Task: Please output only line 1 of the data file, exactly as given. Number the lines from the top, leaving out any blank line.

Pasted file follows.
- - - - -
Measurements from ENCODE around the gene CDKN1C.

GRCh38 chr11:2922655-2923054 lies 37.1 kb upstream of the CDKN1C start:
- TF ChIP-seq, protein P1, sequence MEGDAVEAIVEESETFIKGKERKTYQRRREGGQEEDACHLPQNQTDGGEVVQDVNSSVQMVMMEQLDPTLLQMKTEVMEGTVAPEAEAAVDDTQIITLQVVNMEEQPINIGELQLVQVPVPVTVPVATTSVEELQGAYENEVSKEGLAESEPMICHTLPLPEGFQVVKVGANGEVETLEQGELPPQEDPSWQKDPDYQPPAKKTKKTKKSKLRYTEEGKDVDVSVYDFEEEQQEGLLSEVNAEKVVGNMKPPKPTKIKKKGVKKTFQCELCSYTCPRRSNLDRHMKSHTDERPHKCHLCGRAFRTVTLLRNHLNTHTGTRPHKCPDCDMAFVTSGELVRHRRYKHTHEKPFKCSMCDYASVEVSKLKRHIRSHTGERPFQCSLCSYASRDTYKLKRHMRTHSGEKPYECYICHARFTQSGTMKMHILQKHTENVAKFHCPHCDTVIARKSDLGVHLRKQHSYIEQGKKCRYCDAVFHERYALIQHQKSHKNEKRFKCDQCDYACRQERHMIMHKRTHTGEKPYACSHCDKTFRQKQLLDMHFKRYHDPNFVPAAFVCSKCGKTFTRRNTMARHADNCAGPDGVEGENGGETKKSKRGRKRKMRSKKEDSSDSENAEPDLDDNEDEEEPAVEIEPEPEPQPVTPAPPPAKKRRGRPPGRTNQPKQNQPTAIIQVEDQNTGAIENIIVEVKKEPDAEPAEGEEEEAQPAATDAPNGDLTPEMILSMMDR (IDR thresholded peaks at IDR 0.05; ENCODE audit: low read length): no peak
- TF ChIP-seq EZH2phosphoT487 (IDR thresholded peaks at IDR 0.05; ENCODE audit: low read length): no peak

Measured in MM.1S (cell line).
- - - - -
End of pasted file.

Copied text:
Measurements from ENCODE around the gene CDKN1C.